5 Questions: Marci Reaven

Marci Reaven

By Brian PJ Cronin

Marci Reaven is a curator of Hudson Rising, an exhibit at the New-York Historical Society in New York City that examines two centuries of ecological change and environmental activism on the river. She will speak on Saturday, June 1, at the Putnam History Museum.

What inspired the exhibit?
The historical society has a wonderful collection of Hudson River School paintings. These 19th-century painters were thinking about the landscape and the environment in different ways, and Louise Mirrer, our president, thought it would be interesting to use their art to look at the landscapes from the vantage point of modern times.

Did anything surprise you?
Yes — the extent to which the Hudson River region was an incubator for environmental thinking and action throughout the Industrial Era —the exhibit starts in the 1820s — and how much it has defined the present.

The river is often cited as the birthplace of the American environmental movement. Would you agree?
Whenever you talk about the “birthplace” of something, one always can think about other places where similar and contributory events happened, so birthplace is always tough to defend. But the sheer extent of the uses people made of the landscape and the degradation — but also change — that happened as a result of all of those uses, did bring to the fore lots of tough, contentious concerns. It was in those challenges that a lot of environmentalism developed.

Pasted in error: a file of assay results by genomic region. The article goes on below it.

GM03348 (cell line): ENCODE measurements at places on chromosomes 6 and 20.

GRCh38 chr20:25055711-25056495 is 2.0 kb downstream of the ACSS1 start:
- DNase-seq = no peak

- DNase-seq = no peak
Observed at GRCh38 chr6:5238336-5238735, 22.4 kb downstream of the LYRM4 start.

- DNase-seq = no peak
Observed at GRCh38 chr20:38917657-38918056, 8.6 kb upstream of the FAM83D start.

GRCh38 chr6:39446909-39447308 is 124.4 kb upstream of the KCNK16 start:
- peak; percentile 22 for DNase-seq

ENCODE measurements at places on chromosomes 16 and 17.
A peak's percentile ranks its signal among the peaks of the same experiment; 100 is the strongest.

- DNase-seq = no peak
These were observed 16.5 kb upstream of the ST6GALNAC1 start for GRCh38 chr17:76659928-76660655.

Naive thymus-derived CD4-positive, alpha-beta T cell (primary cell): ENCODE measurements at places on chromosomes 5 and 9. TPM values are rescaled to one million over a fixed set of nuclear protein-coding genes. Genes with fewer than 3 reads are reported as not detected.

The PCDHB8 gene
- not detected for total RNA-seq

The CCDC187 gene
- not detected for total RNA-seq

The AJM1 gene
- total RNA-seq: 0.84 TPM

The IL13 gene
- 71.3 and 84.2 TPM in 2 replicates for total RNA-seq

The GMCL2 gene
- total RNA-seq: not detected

What was the biggest challenge of putting together Hudson Rising?
How to bring the outside in. The exhibit is about nature and the environment, but we’re in a museum with no windows. So we brought in objects that people can touch, such as bricks, and slag from the Cold Spring furnaces. We created scenery drawn from paintings. We have live-edge tree slabs, we brought in lumber, we brought in fish. We did lots of things to help people feel the river and the landscape.

Has your personal view of the Hudson changed?
I’m not a native New Yorker. I’m from California, so I had a lot to learn. But I understood better how intimately the city is tied to the river. I began to see myself as a citizen of the Hudson River region.

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